AMHERST, Mass. - Amy McGovern, a graduate student in the computer science department at the University of Massachusetts, runs a computer mailing list, or "list-serv," for women students in computer science, from high-schoolers to doctoral candidates. Currently the list-serv has 250 subscribers around the world, and McGovern aims to increase that number substantially.
Dubbed "Systers-Students," the list was established before McGovern took over. "The list tries to provide a much larger network to support women, and keep them from dropping out of computer science. We provide reassurance, encouragement, and advice in a male-dominated field," she says. Some subscribers are non-traditional students, women in their 40s and 50s who are pursuing degrees in an effort to return to the workforce. Many are working mothers, McGovern notes. "When someone tells them, ''You don''t belong in this field because you''re a woman,'' we say, ''That''s ridiculous. We''re here, and you belong here, too.''"
Much of the information exchanged deals with issues related to applying to college, graduate programs, and various internships. The group also shares news of job postings, and several members have posted their resumes on the list. A related list, Systers, is geared toward women professionals in computer science.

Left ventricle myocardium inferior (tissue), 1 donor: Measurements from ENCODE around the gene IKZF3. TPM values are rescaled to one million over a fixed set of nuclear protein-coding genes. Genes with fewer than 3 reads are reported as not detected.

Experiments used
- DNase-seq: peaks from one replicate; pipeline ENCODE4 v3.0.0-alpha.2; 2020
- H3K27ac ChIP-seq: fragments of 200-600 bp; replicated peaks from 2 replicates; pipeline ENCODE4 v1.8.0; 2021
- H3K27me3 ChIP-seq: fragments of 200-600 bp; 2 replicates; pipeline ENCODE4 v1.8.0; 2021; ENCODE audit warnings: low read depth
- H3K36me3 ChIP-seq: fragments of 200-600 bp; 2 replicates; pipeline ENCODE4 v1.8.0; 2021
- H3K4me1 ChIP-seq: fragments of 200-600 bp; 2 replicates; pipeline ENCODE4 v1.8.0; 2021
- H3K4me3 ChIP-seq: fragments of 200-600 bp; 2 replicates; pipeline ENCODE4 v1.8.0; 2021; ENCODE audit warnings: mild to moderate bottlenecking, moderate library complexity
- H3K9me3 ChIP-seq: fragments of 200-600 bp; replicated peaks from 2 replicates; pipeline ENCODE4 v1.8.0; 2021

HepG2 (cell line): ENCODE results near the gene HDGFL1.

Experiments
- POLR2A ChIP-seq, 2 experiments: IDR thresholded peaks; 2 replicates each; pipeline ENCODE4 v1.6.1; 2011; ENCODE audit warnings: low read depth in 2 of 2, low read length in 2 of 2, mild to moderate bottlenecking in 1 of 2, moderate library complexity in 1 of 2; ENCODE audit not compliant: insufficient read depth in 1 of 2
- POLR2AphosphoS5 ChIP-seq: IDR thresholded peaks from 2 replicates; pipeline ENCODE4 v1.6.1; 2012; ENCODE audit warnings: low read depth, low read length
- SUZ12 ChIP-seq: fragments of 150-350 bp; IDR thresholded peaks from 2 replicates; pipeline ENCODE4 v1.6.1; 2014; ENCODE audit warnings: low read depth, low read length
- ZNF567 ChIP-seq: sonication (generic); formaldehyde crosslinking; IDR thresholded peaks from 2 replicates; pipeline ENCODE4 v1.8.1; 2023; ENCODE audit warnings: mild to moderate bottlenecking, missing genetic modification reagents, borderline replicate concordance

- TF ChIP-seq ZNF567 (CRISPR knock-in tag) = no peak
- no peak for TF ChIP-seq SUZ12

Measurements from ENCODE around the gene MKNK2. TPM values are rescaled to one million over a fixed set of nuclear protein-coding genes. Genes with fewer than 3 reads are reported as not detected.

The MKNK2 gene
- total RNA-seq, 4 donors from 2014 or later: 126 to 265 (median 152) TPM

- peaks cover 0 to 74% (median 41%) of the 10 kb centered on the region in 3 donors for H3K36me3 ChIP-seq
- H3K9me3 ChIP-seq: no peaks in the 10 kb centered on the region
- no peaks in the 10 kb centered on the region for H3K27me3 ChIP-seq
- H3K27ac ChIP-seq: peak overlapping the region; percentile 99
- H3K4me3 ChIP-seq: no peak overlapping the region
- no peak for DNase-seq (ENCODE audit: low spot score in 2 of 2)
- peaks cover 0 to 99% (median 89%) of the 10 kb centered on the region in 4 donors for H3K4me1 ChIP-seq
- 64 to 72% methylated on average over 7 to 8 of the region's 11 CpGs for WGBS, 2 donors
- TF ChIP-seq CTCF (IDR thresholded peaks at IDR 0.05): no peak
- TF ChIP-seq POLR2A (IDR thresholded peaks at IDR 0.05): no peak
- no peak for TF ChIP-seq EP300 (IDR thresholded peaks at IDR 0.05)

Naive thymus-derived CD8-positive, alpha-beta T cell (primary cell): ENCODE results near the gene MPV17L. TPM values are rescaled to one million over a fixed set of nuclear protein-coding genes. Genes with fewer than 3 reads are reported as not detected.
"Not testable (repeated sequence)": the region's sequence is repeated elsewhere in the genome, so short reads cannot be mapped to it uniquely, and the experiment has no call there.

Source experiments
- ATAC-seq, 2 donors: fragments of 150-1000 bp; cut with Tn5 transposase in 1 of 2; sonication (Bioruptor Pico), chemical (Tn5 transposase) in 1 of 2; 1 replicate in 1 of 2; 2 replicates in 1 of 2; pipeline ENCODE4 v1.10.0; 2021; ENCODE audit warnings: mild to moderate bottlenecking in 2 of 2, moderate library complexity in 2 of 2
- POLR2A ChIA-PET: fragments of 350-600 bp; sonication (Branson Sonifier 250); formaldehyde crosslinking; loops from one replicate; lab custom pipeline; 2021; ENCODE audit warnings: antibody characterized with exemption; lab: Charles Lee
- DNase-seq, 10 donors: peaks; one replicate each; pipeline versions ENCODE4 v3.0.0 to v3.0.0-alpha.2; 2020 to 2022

McGovern was a subscriber when the previous list owner gave up the list when she graduated from college. McGovern sees serving as list owner as akin to civic duty: "I feel strongly about the list. When I was an undergraduate, a fellow list member suggested I apply to UMass for graduate school, so it''s played a big role in my life." Administrative duties include approving new subscribers, answering questions that arise on the list, and correcting "glitches."
McGovern''s own interest in computers was ignited when she was six years old, and her parents bought a Commodore 64, the grand-daddy (or perhaps we should say grand-mama) of personal computers. She hopes to work someday in the space program, and she subscribes to several computer mailing lists on that topic, including one for aspiring astronauts. Her interest is in producing the intelligent robots which she says will be needed in coming years, in order to achieve some of the goals of the space program. "The robots need to be smarter. We want to be able to say, ''Go dig this trench and put these pipes in it,''" she said. "My dream is to help produce robots, designed to clean out everything from your arteries to your house."
More information is available at http://www-anw.cs.umass.edu/~amy/systers.html